When life brings surprises
She never imagined she would be celebrating her 21st birthday as a single mother. But sometimes things don't go according to plan.
By John Pendygraft, Times staff writer
Published July 21, 2007
Exactly one year ago this weekend, Allison Haworth was celebrating her 20th birthday. She was having the time of her life, and time was on her side. The boys were cute, the beers were cold and the world was filled with possibilities to be explored, ignored or put off for later. Financial planning meant the month's bills were paid and there was enough change left over for some weekend fun.
She had no idea how hard the coming year would be. Three hundred sixty five life spankings, big and little, lay ahead. Strung together they would teach her that you ask for what you want and pay for what you get.
She asked for a knight in shining armor on a white horse. She paid for a man without a Trojan, his baby and his condolences. Included in the bill was an excruciating 25 hours of labor, followed by an early morning emergency caesarean section.
Five days before her 21st birthday, she became the single mother of a beautiful daughter with a sweet little made-for-Disney cry that has the nurses at Tampa General cooing, babytalking, and wondering out loud if they've ever heard a gentler sound.
Haworth works for $11.50 an hour at HSN.com, an online service of the TV shopping network. She graduated from Clearwater High School in 2004 and has dreams of becoming an RN. She has no fear of being a single mom, raising her daughter in her West Tampa apartment or being able to deal with life's curves. The only fear she admits to is the cost of child care.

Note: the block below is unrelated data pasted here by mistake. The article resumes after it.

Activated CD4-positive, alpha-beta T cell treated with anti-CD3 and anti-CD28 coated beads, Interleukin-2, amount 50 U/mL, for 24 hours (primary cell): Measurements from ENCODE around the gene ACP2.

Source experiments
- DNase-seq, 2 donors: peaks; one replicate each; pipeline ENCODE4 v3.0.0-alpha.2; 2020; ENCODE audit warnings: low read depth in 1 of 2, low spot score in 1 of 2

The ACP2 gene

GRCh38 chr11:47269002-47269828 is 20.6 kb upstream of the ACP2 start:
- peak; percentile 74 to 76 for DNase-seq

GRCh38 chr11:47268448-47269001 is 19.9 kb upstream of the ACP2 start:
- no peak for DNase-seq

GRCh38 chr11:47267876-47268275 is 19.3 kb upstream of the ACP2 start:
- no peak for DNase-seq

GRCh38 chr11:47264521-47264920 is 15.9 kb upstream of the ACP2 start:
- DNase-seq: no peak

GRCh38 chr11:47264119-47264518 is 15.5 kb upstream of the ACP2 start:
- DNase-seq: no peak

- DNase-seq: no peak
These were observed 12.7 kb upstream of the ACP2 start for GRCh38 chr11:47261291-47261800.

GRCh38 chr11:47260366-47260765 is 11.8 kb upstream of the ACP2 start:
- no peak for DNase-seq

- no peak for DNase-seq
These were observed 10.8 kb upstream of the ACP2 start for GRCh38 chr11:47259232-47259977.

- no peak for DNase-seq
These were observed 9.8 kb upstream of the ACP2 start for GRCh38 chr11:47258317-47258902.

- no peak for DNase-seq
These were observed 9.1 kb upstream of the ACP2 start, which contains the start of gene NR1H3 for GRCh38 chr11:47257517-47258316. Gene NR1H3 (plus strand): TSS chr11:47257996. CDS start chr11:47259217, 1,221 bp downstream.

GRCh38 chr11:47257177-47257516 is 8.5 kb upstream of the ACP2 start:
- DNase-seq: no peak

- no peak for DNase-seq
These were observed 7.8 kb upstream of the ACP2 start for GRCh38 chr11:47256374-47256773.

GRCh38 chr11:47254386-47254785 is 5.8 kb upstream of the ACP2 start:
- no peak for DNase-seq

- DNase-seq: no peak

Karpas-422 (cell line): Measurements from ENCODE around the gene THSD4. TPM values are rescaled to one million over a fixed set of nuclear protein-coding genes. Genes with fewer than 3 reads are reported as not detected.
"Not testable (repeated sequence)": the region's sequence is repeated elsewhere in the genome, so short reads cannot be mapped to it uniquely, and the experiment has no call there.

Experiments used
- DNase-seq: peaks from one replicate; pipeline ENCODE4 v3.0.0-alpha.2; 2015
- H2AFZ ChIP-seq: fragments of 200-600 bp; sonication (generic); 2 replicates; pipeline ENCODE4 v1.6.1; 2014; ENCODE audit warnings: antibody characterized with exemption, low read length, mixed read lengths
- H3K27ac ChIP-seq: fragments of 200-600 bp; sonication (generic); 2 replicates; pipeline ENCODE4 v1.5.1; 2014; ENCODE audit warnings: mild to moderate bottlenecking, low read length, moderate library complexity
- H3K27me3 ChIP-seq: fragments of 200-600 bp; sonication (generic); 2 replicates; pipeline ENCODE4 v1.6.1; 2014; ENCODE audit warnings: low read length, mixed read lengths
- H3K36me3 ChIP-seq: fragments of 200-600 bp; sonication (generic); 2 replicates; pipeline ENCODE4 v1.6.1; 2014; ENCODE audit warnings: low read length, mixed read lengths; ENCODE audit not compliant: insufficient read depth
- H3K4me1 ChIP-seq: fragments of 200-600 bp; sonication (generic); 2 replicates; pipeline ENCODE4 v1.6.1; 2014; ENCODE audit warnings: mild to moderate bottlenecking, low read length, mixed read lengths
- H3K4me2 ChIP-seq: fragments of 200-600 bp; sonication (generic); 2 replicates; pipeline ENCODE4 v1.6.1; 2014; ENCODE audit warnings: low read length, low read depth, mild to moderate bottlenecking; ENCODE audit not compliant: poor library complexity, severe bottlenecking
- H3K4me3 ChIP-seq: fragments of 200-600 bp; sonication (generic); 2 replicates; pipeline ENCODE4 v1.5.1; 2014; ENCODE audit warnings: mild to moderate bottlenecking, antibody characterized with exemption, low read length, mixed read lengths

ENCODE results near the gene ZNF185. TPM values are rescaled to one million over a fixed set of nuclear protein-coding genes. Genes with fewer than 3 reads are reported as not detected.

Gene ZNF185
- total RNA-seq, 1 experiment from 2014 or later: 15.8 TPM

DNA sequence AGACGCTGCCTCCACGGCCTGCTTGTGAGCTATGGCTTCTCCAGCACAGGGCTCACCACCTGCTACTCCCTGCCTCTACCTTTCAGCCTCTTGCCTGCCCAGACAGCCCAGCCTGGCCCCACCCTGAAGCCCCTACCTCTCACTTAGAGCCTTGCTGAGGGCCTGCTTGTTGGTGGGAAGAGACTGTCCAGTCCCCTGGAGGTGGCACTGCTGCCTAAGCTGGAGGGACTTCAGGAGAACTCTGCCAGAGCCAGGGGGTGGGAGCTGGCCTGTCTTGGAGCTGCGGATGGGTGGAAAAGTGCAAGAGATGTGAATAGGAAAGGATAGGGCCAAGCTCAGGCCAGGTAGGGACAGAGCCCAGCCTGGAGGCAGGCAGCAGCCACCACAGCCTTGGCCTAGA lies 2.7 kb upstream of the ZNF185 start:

"I have confidence in myself to raise her right; That doesn't scare me. Having or not having money doesn't make you a good parent. Lots of rich parents raise bad kids. Look at Paris Hilton. But you need to be able to make ends meet," she says.
"Day care can cost $600, $700, $800 a month. That can make or break you. After rent, bills and expenses, how will there be that much left over, plus money to save? With a baby you want to have a little something to fall back on. That's what scares me."
This year's birthday is sober. Haworth's vacated womb throbs and her head spins with questions she never dreamed of a year ago. But when she holds her sleeping baby daughter in her arms her mind settles. She listens to her baby's carefree breathing, feels a kind of love she never knew existed, and looks into a face she says looks both completely new and completely familiar at the same time.
"When I look back at this last year and all that's happened, maybe every decision I made wasn't the best one, but when I look at my baby, I know I wouldn't change it now for anything," Haworth says. "She's such a blessing for so many reasons. Now there's no choice. I have to become a better person. My life is lived for her now ... failure is not an option anymore."
About this feature
Seventy percent of families in the United States say they live paycheck to paycheck. American savings are in the negative, the lowest level since the Great Depression. In the Tampa Bay area, the financial pressure for many is acute: Average wages are lower than comparable Sun Belt cities, and median home prices have doubled in a decade. Add a related surge in property taxes and insurance bills (not to mention higher gas prices) and the challenge to make ends meet is quickly becoming pervasive. It's not a fringe problem. It's your neighbor; it's us. Times photographer John Pendygraft is seeking stories that put a face behind the phenomenon.
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